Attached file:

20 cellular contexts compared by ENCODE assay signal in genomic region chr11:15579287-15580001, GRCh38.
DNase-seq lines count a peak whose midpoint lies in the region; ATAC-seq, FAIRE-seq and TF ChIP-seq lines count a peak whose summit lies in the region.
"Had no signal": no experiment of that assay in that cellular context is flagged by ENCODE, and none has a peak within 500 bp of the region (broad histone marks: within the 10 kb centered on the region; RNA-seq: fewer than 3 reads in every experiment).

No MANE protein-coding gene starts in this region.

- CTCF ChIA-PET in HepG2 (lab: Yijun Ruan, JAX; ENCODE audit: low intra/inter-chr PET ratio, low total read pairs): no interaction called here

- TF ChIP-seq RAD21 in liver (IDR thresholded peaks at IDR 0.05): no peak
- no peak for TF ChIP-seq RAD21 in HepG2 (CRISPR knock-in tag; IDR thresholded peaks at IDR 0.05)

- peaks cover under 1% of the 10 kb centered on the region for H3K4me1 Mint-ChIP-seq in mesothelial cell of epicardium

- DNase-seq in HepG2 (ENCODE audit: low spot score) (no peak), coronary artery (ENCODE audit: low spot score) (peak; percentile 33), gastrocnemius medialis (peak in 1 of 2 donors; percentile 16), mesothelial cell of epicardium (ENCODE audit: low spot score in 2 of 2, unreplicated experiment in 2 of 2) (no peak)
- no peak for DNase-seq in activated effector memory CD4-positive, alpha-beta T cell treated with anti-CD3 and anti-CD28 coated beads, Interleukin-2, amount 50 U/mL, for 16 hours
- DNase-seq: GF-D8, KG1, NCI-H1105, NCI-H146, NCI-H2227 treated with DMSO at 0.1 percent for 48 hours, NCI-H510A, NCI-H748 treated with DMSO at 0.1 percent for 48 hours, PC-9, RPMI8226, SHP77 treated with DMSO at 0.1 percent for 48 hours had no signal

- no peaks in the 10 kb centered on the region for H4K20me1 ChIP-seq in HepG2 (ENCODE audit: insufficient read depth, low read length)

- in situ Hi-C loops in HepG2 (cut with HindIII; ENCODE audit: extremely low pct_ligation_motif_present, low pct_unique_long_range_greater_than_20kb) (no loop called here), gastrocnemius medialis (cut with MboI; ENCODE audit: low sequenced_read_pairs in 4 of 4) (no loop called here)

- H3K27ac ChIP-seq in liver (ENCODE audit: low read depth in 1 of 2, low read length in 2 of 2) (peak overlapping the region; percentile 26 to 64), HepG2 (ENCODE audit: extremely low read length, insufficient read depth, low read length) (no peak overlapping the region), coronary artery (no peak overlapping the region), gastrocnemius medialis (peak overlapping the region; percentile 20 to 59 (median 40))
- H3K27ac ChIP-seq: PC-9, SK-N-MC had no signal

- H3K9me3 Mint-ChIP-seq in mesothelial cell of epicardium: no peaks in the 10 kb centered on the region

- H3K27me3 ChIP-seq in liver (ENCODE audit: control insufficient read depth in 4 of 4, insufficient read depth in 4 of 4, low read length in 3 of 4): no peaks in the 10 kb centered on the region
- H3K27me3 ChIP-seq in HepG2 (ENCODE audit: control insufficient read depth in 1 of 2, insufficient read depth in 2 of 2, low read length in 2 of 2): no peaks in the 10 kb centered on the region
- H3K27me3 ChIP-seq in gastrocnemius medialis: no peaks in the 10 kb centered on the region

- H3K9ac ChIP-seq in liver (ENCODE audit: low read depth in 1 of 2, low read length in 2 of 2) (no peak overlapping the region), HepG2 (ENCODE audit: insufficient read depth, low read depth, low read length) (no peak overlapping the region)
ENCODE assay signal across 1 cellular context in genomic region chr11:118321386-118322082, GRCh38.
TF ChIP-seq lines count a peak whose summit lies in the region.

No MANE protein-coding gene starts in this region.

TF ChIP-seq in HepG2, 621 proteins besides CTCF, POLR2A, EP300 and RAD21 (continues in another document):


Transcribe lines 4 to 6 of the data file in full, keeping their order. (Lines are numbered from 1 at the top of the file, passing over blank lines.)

No MANE protein-coding gene starts in this region.

- CTCF ChIA-PET in HepG2 (lab: Yijun Ruan, JAX; ENCODE audit: low intra/inter-chr PET ratio, low total read pairs): no interaction called here

- TF ChIP-seq RAD21 in liver (IDR thresholded peaks at IDR 0.05): no peak